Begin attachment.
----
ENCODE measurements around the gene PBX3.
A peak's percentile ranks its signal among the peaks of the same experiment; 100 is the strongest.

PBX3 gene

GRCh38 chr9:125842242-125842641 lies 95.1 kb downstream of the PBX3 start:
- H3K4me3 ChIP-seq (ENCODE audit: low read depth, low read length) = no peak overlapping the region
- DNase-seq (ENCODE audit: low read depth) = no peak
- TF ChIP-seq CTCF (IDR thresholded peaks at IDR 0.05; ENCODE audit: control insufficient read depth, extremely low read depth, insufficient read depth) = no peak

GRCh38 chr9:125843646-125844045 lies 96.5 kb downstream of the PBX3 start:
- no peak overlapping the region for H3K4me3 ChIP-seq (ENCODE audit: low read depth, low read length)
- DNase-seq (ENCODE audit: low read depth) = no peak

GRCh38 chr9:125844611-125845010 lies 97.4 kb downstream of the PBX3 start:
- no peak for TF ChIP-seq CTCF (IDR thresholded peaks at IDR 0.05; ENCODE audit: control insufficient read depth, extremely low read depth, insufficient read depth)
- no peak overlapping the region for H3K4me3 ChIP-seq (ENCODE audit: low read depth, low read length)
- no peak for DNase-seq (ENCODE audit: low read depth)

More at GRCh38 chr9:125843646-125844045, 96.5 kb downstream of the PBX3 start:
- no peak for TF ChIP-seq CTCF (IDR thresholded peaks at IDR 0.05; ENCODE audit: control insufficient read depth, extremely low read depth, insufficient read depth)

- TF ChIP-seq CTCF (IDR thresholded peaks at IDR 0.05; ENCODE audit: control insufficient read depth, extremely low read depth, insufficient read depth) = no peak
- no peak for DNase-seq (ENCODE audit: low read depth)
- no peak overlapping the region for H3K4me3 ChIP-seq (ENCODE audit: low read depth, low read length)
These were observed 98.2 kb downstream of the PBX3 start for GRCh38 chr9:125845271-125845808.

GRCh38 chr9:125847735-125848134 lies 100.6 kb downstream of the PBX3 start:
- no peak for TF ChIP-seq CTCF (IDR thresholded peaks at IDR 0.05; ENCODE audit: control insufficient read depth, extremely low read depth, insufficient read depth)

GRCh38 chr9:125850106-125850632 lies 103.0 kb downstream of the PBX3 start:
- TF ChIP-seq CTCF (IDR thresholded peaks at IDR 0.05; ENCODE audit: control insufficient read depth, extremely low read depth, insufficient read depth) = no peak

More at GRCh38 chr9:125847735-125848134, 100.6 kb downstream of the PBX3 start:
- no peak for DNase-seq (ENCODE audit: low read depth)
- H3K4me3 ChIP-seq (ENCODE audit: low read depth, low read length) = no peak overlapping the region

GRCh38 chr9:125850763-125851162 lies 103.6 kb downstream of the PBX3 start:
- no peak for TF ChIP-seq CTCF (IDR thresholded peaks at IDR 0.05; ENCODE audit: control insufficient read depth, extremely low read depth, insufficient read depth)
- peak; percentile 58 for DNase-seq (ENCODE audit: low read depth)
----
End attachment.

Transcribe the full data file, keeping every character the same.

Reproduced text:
ENCODE measurements around the gene PBX3.
A peak's percentile ranks its signal among the peaks of the same experiment; 100 is the strongest.

PBX3 gene

GRCh38 chr9:125842242-125842641 lies 95.1 kb downstream of the PBX3 start:
- H3K4me3 ChIP-seq (ENCODE audit: low read depth, low read length) = no peak overlapping the region
- DNase-seq (ENCODE audit: low read depth) = no peak
- TF ChIP-seq CTCF (IDR thresholded peaks at IDR 0.05; ENCODE audit: control insufficient read depth, extremely low read depth, insufficient read depth) = no peak

GRCh38 chr9:125843646-125844045 lies 96.5 kb downstream of the PBX3 start:
- no peak overlapping the region for H3K4me3 ChIP-seq (ENCODE audit: low read depth, low read length)
- DNase-seq (ENCODE audit: low read depth) = no peak

GRCh38 chr9:125844611-125845010 lies 97.4 kb downstream of the PBX3 start:
- no peak for TF ChIP-seq CTCF (IDR thresholded peaks at IDR 0.05; ENCODE audit: control insufficient read depth, extremely low read depth, insufficient read depth)
- no peak overlapping the region for H3K4me3 ChIP-seq (ENCODE audit: low read depth, low read length)
- no peak for DNase-seq (ENCODE audit: low read depth)

More at GRCh38 chr9:125843646-125844045, 96.5 kb downstream of the PBX3 start:
- no peak for TF ChIP-seq CTCF (IDR thresholded peaks at IDR 0.05; ENCODE audit: control insufficient read depth, extremely low read depth, insufficient read depth)

- TF ChIP-seq CTCF (IDR thresholded peaks at IDR 0.05; ENCODE audit: control insufficient read depth, extremely low read depth, insufficient read depth) = no peak
- no peak for DNase-seq (ENCODE audit: low read depth)
- no peak overlapping the region for H3K4me3 ChIP-seq (ENCODE audit: low read depth, low read length)
These were observed 98.2 kb downstream of the PBX3 start for GRCh38 chr9:125845271-125845808.

GRCh38 chr9:125847735-125848134 lies 100.6 kb downstream of the PBX3 start:
- no peak for TF ChIP-seq CTCF (IDR thresholded peaks at IDR 0.05; ENCODE audit: control insufficient read depth, extremely low read depth, insufficient read depth)

GRCh38 chr9:125850106-125850632 lies 103.0 kb downstream of the PBX3 start:
- TF ChIP-seq CTCF (IDR thresholded peaks at IDR 0.05; ENCODE audit: control insufficient read depth, extremely low read depth, insufficient read depth) = no peak

More at GRCh38 chr9:125847735-125848134, 100.6 kb downstream of the PBX3 start:
- no peak for DNase-seq (ENCODE audit: low read depth)
- H3K4me3 ChIP-seq (ENCODE audit: low read depth, low read length) = no peak overlapping the region

GRCh38 chr9:125850763-125851162 lies 103.6 kb downstream of the PBX3 start:
- no peak for TF ChIP-seq CTCF (IDR thresholded peaks at IDR 0.05; ENCODE audit: control insufficient read depth, extremely low read depth, insufficient read depth)
- peak; percentile 58 for DNase-seq (ENCODE audit: low read depth)